#include <iostream>
#include <utility>
#include <thread>
#include <chrono>

class foo
{
    public:
        void bar(int j)
        {
            n = j;
            for (int i = 0; i < 5; ++i) {
                std::cout << "Child thread executing\n";
                ++n;
                std::this_thread::sleep_for(std::chrono::milliseconds(10));
            }
        }
        int n = 0;
};

int main()
{
    int n = 5;
    foo f;
    std::thread class_thread(&foo::bar, &f, n); // t5 runs foo::bar() on object f
    std::this_thread::sleep_for(std::chrono::milliseconds(20));
    std::cout << "Main Thread running as usual";
    class_thread.join();
    std::cout << "Final value of foo::n is " << f.n << '\n';
}

Above code also takes care of passing argument to the thread function.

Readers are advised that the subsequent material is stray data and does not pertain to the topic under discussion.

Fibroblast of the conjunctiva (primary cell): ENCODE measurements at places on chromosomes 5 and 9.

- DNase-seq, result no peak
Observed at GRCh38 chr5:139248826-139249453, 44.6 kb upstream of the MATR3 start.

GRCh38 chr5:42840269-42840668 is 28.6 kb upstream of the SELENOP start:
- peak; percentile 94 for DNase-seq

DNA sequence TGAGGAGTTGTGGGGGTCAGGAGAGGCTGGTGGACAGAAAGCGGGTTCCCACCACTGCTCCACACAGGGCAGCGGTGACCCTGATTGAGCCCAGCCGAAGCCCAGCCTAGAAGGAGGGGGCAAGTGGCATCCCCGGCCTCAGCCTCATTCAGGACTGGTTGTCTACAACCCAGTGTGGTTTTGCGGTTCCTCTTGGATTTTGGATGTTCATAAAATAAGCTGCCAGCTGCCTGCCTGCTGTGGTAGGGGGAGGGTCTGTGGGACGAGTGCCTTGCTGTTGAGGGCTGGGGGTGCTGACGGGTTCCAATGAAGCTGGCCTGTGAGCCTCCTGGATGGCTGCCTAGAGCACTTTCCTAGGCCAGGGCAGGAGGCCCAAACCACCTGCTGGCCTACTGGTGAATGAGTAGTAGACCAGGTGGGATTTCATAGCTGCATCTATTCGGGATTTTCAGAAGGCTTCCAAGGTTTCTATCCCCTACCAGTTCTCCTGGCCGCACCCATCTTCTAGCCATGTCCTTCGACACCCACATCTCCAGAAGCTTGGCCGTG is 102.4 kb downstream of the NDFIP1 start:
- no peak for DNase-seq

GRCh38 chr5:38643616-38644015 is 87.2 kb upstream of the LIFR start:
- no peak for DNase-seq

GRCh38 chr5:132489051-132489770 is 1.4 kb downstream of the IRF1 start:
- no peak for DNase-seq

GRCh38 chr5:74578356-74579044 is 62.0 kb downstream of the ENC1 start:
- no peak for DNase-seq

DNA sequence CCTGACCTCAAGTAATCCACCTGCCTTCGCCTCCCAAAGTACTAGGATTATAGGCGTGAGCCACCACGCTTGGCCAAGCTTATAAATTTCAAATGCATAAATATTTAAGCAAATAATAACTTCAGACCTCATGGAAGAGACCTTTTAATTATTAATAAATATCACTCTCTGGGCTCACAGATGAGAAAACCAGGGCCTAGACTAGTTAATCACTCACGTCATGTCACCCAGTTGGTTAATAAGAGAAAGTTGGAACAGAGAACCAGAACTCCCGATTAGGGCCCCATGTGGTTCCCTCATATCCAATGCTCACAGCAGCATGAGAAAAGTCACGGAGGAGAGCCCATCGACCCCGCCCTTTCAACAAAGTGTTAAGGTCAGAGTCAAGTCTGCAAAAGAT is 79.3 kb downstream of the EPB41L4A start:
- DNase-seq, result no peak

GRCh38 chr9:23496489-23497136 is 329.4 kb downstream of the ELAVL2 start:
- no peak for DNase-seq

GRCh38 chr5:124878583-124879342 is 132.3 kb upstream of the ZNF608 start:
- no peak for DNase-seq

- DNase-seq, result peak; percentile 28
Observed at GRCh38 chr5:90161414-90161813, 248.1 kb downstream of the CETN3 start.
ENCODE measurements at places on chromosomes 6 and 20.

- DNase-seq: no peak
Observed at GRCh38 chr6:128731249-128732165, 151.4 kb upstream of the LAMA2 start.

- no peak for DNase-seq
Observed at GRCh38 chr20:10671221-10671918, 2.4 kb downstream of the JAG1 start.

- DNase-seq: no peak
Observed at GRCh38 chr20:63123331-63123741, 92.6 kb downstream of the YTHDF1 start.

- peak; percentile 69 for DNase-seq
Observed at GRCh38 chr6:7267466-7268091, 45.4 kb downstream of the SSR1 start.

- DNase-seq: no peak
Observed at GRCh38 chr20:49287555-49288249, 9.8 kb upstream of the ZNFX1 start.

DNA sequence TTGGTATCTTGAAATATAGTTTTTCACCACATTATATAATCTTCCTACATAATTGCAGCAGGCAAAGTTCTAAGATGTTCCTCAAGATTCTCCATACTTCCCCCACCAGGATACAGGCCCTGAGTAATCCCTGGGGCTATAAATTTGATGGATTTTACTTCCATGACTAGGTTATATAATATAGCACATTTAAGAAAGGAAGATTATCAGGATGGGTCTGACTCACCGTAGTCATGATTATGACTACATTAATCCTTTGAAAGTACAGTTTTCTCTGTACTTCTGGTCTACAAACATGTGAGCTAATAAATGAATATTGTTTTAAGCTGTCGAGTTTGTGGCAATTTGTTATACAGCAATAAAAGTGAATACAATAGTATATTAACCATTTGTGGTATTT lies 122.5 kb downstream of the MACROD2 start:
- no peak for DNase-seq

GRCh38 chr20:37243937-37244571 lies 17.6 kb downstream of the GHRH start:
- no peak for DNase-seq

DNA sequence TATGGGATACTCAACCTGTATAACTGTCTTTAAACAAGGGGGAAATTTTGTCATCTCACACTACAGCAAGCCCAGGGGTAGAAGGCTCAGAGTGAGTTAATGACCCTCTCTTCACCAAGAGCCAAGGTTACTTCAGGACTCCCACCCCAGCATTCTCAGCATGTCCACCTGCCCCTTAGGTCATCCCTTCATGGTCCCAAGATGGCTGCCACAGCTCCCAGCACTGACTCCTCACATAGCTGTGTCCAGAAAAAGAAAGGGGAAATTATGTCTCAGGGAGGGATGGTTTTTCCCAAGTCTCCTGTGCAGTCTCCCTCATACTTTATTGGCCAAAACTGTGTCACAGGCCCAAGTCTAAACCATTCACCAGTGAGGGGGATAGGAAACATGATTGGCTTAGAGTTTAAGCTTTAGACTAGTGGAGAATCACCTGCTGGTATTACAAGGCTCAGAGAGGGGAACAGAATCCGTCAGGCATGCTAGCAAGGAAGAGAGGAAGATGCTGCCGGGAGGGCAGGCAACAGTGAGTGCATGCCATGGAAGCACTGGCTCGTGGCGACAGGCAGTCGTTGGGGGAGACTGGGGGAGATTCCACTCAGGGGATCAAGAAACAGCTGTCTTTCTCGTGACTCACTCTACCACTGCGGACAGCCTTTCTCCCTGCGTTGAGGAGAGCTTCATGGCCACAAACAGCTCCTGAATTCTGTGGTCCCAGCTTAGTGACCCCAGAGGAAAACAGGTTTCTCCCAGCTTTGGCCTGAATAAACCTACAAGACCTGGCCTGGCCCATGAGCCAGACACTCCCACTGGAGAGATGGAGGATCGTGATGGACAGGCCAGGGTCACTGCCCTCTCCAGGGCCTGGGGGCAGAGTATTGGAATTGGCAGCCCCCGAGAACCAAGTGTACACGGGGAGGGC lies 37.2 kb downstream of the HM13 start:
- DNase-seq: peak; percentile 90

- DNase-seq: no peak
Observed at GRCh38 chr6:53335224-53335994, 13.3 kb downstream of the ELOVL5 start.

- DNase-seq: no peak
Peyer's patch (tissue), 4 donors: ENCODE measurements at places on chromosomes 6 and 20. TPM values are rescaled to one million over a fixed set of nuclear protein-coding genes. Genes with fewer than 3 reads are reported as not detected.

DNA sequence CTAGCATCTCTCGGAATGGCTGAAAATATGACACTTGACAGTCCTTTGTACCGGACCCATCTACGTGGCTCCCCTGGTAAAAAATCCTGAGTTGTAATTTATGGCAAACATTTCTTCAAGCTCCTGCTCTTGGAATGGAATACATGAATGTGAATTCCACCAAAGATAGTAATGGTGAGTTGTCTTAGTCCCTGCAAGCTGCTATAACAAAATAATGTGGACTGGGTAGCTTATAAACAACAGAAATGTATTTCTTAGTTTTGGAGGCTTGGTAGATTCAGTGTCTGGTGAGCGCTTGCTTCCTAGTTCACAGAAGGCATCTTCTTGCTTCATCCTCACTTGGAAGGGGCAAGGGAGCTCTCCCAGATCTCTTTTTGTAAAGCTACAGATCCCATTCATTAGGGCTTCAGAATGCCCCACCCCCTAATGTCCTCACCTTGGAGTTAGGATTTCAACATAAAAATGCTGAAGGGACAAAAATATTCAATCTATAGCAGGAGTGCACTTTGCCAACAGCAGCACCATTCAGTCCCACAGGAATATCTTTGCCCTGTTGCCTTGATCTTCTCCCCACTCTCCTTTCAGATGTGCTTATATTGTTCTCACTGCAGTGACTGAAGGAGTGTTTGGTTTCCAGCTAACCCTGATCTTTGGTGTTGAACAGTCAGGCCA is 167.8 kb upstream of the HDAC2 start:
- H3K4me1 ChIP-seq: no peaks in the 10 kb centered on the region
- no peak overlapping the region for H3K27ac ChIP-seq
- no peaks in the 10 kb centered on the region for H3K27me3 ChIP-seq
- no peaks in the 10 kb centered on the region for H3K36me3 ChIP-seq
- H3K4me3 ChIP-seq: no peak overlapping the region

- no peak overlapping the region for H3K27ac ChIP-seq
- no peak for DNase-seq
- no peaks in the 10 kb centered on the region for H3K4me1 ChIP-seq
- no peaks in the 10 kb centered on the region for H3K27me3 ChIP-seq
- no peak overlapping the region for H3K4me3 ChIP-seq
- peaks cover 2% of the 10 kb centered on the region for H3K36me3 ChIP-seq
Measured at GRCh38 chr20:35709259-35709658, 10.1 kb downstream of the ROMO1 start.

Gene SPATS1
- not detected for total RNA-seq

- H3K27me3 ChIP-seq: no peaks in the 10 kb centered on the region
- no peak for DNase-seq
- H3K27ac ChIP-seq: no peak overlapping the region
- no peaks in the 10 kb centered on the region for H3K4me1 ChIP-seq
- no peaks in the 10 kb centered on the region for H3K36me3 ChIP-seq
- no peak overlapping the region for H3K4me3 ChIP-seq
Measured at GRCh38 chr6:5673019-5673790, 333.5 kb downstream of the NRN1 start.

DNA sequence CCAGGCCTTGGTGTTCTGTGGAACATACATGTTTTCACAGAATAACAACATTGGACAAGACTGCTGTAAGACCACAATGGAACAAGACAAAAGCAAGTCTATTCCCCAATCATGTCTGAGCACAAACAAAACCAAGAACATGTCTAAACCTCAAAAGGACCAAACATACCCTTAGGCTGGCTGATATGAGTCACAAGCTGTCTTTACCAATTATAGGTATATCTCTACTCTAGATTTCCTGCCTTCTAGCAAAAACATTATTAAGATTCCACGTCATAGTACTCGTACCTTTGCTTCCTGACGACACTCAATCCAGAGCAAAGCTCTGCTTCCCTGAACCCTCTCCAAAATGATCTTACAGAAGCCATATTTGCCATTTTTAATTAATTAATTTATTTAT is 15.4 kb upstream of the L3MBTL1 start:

Refer std::thread document for more details.

-1

My guess would be this is b/c its getting mangled up a bit by C++ b/c your sending it a C++ pointer, not a C function pointer. There is a difference apparently. Try doing a

(void)(*p)(void) = ((void) *(void)) &c[0].print; //(check my syntax on that cast)

and then sending p.

I've done what your doing with a member function also, but i did it in the class that was using it, and with a static function - which i think made the difference.

  • I tried the above but its giving me syntax errors.. Tried to change it around as well... If you would be kind enough to show that using the pthread_create(...) it might be helpfull – Angel.King.47 Jul 20 '09 at 3:39
-1

C++ : How to pass class member function to pthread_create()?

http://thispointer.com/c-how-to-pass-class-member-function-to-pthread_create/

typedef void * (*THREADFUNCPTR)(void *);

class C { 
   // ...
   void *print(void *) { cout << "Hello"; }
}

pthread_create(&threadId, NULL, (THREADFUNCPTR) &C::print, NULL);